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Jim Jeffords (James Merrill Jeffords)

Jim Jeffords

Jim Jeffords won a seat in the Vermont State Senate in 1966. He followed that success in 1968 with a victory in the race for attorney general of Vermont. He was a Presidential Elector for Vermont in 1972, and voted for reelection of the Nixon-Agnew ticket. Jeffords sought the Republican Party nomination for Governor in 1972, but was defeated in the primary by Luther “Fred” Hackett. In 1974, after winning the Republican nomination with a plurality in a three-way race, he won Vermont’s sole seat in the U.S. House of Representatives, where he served for 14 years and was the ranking Republican member of the House Education and Labor Committee. In 1988, Jeffords was elected to the U.S. Senate, and was reelected in 1994 and 2000. Jim Jeffords’ work in Congress focused on legislation involving education, job training and individuals with disabilities. In his later years in the Senate, his emphasis shifted somewhat, as he pushed through Congress several important pieces of environmental legislations. He was, together with Paul Simon, credited by Canadian Lieutenant-General Roméo Dallaire, Force Commander of the United Nations Assistance Mission for Rwanda (UNAMIR) from 1993 to 1994, for actively lobbying the US administration into mounting a humanitarian mission to Rwanda during the Rwandan Genocide. According to Dallaire’s book, Shake Hands with the Devil, he “owe(s) a great debt of gratitude” to both senators. Jim Jeffords was one of the founders of the Congressional Solar Coalition and the Congressional Arts Caucus. Jeffords was frequently recognized for his performance as a legislator, receiving Parenting magazine’s “Legislator of the Year” award in 1999, and the Sierra Club’s highest commendation in 2002. During part of his tenure in the Senate, Jeffords sat at the Candy Desk.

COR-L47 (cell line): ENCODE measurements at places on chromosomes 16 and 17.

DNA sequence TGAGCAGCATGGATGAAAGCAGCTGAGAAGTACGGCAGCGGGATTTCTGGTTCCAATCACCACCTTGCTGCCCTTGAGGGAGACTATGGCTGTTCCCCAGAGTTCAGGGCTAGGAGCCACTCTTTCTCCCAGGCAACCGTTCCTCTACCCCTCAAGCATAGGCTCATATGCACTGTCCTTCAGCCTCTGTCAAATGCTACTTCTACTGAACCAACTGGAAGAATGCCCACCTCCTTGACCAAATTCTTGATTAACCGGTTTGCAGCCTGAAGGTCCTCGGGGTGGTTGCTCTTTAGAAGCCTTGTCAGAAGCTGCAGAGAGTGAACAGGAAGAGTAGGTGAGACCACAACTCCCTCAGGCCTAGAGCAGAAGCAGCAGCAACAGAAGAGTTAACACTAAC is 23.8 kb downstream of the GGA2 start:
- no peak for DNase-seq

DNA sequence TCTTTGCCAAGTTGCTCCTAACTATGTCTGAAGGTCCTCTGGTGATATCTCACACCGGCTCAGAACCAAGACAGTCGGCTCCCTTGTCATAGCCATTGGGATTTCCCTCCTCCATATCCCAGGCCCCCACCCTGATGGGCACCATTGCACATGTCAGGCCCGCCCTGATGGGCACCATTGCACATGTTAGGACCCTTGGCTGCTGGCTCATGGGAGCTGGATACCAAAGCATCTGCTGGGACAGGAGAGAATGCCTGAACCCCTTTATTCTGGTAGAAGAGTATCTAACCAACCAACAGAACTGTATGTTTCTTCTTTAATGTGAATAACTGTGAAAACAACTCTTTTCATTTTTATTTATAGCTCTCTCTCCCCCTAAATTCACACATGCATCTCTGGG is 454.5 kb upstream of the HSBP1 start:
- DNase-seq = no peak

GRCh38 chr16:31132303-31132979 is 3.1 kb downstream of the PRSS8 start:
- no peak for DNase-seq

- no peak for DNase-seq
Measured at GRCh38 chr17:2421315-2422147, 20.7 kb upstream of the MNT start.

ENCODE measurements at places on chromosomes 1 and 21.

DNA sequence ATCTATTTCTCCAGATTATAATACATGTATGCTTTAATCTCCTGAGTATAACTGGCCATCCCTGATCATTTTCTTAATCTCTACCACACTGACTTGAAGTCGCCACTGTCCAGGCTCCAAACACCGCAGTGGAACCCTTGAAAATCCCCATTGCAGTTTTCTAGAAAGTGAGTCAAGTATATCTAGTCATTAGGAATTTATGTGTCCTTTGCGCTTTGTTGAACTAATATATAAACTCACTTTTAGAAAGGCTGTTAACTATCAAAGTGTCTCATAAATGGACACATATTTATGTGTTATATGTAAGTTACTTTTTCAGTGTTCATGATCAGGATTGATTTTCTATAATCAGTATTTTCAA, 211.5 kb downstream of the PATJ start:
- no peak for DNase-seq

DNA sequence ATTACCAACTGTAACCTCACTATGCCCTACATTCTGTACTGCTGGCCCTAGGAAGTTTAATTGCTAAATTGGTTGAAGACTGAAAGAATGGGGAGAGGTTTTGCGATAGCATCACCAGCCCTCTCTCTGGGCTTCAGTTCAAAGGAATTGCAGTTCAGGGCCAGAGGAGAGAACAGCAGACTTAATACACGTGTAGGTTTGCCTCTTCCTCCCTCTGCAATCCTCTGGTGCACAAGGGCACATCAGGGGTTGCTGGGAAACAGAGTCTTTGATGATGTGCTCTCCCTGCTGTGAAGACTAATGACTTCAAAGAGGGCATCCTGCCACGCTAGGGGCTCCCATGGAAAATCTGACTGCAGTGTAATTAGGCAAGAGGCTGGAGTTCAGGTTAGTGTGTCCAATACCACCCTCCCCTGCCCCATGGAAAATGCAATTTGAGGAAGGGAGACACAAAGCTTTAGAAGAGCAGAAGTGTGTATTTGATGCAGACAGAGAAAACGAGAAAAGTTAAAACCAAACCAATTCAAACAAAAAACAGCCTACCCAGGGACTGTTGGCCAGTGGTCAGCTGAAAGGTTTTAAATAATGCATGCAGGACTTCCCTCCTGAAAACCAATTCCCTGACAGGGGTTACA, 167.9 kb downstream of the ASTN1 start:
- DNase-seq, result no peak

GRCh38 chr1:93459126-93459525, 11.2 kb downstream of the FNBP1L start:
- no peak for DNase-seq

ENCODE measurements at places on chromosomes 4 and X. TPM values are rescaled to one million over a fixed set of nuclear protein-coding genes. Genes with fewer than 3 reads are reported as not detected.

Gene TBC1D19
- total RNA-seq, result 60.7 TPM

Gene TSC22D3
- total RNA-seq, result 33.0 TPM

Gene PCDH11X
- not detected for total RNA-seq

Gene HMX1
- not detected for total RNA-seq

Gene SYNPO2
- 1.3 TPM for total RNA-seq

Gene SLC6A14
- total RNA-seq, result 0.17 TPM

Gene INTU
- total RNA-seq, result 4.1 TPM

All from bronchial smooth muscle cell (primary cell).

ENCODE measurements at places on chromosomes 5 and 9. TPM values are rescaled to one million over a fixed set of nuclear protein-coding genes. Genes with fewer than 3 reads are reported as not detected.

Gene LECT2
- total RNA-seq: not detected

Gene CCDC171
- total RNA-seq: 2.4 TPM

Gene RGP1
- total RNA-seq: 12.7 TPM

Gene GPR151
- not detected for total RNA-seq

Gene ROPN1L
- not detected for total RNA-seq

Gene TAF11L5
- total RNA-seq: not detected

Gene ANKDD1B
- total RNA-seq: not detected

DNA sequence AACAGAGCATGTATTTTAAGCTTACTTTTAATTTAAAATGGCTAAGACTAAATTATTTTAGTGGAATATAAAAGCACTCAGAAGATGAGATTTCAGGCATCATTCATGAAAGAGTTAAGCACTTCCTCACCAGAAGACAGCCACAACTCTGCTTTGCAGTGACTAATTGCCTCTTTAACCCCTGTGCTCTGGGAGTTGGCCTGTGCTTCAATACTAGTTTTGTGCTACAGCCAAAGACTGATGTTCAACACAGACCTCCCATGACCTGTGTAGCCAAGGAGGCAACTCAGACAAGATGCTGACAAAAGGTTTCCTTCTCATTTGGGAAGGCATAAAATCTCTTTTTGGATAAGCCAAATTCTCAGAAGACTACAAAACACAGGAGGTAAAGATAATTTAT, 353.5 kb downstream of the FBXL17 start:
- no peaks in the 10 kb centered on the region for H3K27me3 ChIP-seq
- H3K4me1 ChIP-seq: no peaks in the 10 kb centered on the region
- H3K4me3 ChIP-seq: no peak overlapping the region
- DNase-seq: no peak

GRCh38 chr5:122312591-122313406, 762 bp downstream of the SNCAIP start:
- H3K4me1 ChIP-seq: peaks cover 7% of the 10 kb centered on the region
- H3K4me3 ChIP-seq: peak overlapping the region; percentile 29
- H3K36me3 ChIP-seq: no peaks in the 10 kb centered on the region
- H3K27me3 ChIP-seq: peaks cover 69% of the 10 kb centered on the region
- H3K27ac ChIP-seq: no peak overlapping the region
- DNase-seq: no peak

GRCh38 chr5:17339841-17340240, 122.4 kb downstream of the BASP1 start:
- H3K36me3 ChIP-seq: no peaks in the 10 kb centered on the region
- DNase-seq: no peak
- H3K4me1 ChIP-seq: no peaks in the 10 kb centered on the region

In April 2005, Jim Jeffords announced his decision not to run for re-election in 2006. Jeffords said his wife’s cancer and his own growing health concerns caused him to decide it was time to retire. On September 27, 2006, Jeffords delivered his farewell speech on the Senate floor. Floor speeches by and in tribute to retiring senators are a Senate tradition, but only one Republican senator, Chuck Grassley of Iowa, spoke on the floor in praise of Jeffords. The 70-year-old incumbent decided to retire despite consensus within the political community that he had good opportunity to win re-election in 2006. Governor Jim Douglas opted not to run, and Richard Tarrant won the Republican nomination. Bernie Sanders, then the only independent in the U.S. House, ran as an independent. Sanders also won the Democratic nomination by write-in, but declined it. In the general election, Sanders defeated Tarrant and four minor candidates, receiving 65 percent of the vote. Jim Jeffords died of Alzheimer’s disease on August 18, 2014, at Knollwood, a military retirement facility in Washington, D.C., where he had lived for eight years. He was 80 years old. He was buried at Northam Cemetery in North Shrewsbury.

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Born

  • May, 11, 1934
  • USA
  • Rutland, Vermont

Died

  • August, 18, 2014
  • USA
  • Washington D.C.

Cause of Death

  • Alzheimer's disease

Cemetery

  • Northam Cemetery
  • North Shrewsbury, Vermont
  • USA

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